Meet your stakeholders where they are. Different stakeholders require different levels of summary. Some want a full report to comb through, others prefer a high-level executive summary of the findings, and some just want it distilled to a few bullet points in an email. The important thing is to be able to scale up and scale down your findings to what’s most approachable for your audience.
Don’t be afraid to experiment with new formats. Write-ups are great for some things, but video was transformative for our organization. Being able to show people the problem using footage from real users, and then answer their follow-up questions in person really helped build rapport and ownership of the issue. As with any new approach, it can take time to do this efficiently, but part of the process is learning how to separate what parts of the new method(s) are effective and what parts can be discarded.
Make your insights durable and proactive. This is something we’re actively working on within our organization; how to make the results of a study live beyond their immediate context. Building an archive of insights allows stakeholders to potentially self-serve the perennial question; “What research do we have on x?” By allowing them to filter down to the feature or product level for specific insights, research no longer becomes a static point in time, but a constant accessible reference point for rapid insight. And in the event that additional research is needed, stakeholders are enabled through the additional context of all the work that was done previously on the topic at hand.”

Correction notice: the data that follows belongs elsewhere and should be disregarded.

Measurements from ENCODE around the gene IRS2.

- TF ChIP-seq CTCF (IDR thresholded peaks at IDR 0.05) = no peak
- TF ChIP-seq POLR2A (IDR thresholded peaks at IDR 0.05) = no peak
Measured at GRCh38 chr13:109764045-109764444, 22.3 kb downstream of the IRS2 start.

- Scale up or scale down your results to a place where they are most approachable for your audience
- Experiment with formats beyond write-ups – videos can be transformative in building rapport and ownership
- Turn your insights into a searchable library of results – so they can be a reference point for future research
Share the research in-person
Samantha Alaimo, Sr. UX Researcher | GrubHub
“I involve the designers and PMs in the research as much as possible. They are usually in sessions or taking notes in sessions. We can debrief together, and that gets ideas turning in their heads before we even have a formal read out, which can help findings to be impactful asap.
Personally, I like creating decks and doing larger read outs – it can take some time to do so, but I find they are more likely to live beyond a readout in that format.
Keeping a deck/ readout template ready to rock can help save time too.”
- Having stakeholders involved in the research sessions will help develop understanding before a more formal presentation
- Larger presentations and read-outs can live beyond a write-up
Why not start sharing findings with your audience as you go? Make it clear these are preliminary results and conclusions should not be drawn yet. It may seem a little scary but people love getting updates as they feel like they’re a part of the project, as opposed to waiting for the analysis to be complete.
Then follow up at the end with a debrief and directions for future application of the findings. When this becomes part of a process, executives and team members feel involved and informed. You’ll even get less questions during the research as people know what to expect and trust you to give them the updates they want and need.
Clearly, communication and involvement are key elements to making user research work at a company level. And that’s good news! People are interested in you and what you’re doing. If they aren’t, it’s because they don’t understand it yet and haven’t experienced the value UX provides.
Education, consistently showing value, and a bit of persistence can build a robust and valuable user research program in any company.
Christopher is the Content Marketing Manager, which basically means the skipper of the good ship ‘UserZoom blog’. So far his requests for changing its name to the ‘USS-erzoom Blog’ have been rightfully denied. In his spare time, Christopher is a filmmaker and the editor of wayward pop culture site Methods Unsound. He used to be the deputy editor of Econsultancy, editor of Search Engine Watch, staff writer for ClickZ and features editor of CMO.com.